And it is a proper workout. I was sweating and everything. I am sore all over. I know I am going to pay for this tomorrow. Don’t be fooled by the new-agey connotations that come with Pilates…do not think that you are simply going to relax and breathe and inhale a wheatgrass smoothie while gently stretching a tricep here and there. You are going to perspire and have sweat-pools under your breasts and around your crotch. You are going to look stupid with a huge, orange spherical object between your legs which you are desperately trying to balance on and not allow to roll away in equal measures. You are going to sprawl on it too, on your tummy with your butt in the air while you try not to roll forward and break your face on the parquet.

If that was gentle Pilates, I wonder what rough Pilates is like…maybe they line the balls with metal spikes.

And as I type this post in bed, soon about to retire for the evening, I wonder what aching fresh hell awaits me on waking.


Please, do everything you can.

It is often the case that ninety-five year-old, absolutely decrepit and demented elderly people come through accident and emergency and end up in some ward or another.

Generally, this person will absolutely not be in a position to take any comprehensible decisions so the medical staff turns to the relatives, usually in a large group, huddled around said elderly person. And they nod and say benignly ‘Do everything that can be done, poor thing, and then if she/he has to go, at least we know we have tried everything.’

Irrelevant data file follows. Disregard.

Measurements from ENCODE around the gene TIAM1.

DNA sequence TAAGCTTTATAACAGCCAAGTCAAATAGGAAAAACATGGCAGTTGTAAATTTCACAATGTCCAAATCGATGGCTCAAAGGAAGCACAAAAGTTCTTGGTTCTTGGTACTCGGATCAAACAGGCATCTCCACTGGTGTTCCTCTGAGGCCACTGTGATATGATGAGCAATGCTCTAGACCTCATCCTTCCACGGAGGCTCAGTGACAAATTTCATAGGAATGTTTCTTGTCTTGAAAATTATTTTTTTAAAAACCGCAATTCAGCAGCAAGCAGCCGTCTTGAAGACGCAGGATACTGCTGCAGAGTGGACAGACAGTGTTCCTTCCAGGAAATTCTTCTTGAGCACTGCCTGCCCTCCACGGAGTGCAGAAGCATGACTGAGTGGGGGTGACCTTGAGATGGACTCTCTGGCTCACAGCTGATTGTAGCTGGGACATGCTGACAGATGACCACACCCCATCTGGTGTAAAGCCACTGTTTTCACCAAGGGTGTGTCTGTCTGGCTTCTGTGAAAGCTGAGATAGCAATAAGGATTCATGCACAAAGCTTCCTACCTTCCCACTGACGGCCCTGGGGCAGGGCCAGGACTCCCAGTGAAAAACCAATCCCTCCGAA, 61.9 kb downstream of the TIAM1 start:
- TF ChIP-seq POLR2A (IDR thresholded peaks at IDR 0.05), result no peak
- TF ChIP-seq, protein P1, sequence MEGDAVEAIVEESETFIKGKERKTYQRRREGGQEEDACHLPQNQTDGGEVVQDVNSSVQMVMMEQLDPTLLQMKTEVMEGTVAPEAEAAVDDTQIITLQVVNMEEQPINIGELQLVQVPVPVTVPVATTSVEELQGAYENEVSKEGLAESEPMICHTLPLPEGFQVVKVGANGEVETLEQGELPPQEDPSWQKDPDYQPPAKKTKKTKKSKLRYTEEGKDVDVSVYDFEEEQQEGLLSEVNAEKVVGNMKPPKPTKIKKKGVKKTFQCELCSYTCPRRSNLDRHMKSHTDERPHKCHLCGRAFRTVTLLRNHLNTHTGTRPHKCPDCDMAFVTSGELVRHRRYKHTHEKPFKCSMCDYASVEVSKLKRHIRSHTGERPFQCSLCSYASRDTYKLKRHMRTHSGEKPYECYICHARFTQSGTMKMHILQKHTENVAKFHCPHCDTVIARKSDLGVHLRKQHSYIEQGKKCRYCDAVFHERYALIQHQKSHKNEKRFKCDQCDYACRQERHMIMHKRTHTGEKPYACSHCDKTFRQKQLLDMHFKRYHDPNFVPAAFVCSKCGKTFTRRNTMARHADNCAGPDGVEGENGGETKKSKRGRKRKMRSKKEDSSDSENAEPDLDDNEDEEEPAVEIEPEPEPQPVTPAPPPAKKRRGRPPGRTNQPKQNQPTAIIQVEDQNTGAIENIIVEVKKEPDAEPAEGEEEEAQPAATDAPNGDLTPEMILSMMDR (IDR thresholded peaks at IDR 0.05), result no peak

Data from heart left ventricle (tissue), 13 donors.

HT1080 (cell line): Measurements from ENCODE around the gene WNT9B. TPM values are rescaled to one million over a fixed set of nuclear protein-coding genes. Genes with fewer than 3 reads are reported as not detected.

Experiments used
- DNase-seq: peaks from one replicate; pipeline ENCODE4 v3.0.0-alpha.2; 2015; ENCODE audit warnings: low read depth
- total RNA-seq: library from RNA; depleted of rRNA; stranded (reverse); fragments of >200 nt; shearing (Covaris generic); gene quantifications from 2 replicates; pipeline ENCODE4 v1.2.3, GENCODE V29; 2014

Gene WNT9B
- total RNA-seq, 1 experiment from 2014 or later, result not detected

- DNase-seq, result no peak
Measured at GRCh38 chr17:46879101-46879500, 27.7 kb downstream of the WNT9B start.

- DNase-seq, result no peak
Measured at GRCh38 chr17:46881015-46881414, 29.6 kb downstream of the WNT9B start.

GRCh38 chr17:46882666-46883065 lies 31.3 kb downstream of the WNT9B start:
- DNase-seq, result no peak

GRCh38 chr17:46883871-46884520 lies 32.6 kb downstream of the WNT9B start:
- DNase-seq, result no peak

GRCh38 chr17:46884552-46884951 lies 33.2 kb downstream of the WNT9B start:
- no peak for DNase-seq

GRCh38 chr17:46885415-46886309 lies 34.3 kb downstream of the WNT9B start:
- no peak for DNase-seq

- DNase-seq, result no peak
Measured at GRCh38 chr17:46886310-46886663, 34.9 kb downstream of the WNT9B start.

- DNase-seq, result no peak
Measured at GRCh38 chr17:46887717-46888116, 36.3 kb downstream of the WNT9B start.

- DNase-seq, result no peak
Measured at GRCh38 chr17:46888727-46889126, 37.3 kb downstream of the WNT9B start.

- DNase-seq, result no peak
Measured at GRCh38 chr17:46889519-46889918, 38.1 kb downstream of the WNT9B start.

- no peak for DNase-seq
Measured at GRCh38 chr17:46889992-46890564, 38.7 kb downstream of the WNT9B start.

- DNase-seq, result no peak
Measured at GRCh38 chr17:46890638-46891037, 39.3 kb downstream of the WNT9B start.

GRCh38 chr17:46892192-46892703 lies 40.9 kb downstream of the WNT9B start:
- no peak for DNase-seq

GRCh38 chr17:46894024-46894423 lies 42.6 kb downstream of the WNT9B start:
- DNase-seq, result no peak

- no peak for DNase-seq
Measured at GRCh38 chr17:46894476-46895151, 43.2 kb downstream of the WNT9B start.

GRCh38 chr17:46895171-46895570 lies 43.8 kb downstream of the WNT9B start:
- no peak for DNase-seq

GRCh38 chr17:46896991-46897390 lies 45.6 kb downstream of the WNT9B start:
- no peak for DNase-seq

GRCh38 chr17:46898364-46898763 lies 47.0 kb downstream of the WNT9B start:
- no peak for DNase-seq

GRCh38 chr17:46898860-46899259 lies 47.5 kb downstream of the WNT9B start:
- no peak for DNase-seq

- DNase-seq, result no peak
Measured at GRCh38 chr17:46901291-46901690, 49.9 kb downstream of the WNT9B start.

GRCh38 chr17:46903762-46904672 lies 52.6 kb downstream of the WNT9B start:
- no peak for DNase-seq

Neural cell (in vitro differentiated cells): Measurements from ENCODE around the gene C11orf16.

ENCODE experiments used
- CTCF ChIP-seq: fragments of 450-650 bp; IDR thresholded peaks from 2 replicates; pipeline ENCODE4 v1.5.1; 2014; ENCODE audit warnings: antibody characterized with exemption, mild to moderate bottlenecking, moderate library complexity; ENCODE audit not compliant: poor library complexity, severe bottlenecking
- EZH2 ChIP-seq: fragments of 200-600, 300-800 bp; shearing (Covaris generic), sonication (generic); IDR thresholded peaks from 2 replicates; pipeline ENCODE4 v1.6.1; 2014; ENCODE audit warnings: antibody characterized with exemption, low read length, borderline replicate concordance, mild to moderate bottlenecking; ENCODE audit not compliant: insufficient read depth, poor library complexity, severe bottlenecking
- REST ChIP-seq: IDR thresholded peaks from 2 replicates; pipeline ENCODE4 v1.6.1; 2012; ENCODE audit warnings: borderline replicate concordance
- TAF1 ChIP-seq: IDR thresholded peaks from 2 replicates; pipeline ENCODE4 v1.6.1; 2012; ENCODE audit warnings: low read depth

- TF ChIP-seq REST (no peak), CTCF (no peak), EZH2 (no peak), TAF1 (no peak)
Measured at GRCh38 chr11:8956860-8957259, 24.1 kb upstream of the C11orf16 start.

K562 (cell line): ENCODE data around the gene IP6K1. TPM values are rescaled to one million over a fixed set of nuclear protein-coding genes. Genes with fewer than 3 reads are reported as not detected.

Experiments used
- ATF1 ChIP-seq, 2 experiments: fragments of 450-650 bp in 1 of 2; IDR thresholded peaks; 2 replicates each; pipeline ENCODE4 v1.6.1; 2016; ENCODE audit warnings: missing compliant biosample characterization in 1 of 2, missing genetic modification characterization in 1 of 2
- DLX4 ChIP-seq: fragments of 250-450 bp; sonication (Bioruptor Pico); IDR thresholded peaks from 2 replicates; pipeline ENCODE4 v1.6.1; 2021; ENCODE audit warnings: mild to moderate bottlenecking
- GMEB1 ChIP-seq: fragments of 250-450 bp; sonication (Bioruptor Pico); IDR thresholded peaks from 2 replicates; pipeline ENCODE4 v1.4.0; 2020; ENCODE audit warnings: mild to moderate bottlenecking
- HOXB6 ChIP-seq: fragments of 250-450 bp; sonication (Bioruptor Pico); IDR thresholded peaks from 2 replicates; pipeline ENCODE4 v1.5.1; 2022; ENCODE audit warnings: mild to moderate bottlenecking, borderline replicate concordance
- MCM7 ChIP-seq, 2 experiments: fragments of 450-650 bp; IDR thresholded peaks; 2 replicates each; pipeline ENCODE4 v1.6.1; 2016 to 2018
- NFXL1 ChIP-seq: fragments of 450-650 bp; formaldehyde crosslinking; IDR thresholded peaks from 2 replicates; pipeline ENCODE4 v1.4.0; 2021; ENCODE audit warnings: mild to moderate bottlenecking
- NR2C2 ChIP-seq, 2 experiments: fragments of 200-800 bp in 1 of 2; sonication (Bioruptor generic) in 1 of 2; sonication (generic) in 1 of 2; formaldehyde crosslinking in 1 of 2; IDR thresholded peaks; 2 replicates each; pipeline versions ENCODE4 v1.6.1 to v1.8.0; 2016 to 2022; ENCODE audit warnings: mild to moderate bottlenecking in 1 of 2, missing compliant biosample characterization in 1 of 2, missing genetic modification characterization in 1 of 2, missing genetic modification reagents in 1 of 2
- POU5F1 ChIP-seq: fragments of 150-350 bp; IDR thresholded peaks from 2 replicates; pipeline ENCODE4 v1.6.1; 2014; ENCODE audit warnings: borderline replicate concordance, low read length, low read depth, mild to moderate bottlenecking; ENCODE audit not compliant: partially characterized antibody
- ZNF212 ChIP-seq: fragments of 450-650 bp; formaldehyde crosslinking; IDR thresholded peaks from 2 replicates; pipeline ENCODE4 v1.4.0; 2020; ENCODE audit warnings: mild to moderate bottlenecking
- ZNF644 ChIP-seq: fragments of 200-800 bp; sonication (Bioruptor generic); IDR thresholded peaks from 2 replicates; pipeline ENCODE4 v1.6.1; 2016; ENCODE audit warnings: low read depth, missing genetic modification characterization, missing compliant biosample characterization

I hear this so often that I cannot help but question ‘tried everything’ for who exactly? Is this to put the relatives’ minds at rest that they did not commit some kind of back-door euthanasia or do they honestly think they are acting in the best interests of the elderly person?

Because I most definitely do not think so. Nowadays we keep elderly people alive who most often would much rather be dead because modern medicine and power of attorney gives us the power to do so.

If you only knew how many times I have seen relatives allow their elderly to be pumped with intravenous antibiotics, fed through naso-gastric tubes and when they do eventually stop breathing, make the nurses perform CPR, compressing this poor person’s chest, only to perhaps find an erratic heartbeat and prolong the suffering by admitting the patient to ITU. All on the insistence of the relatives.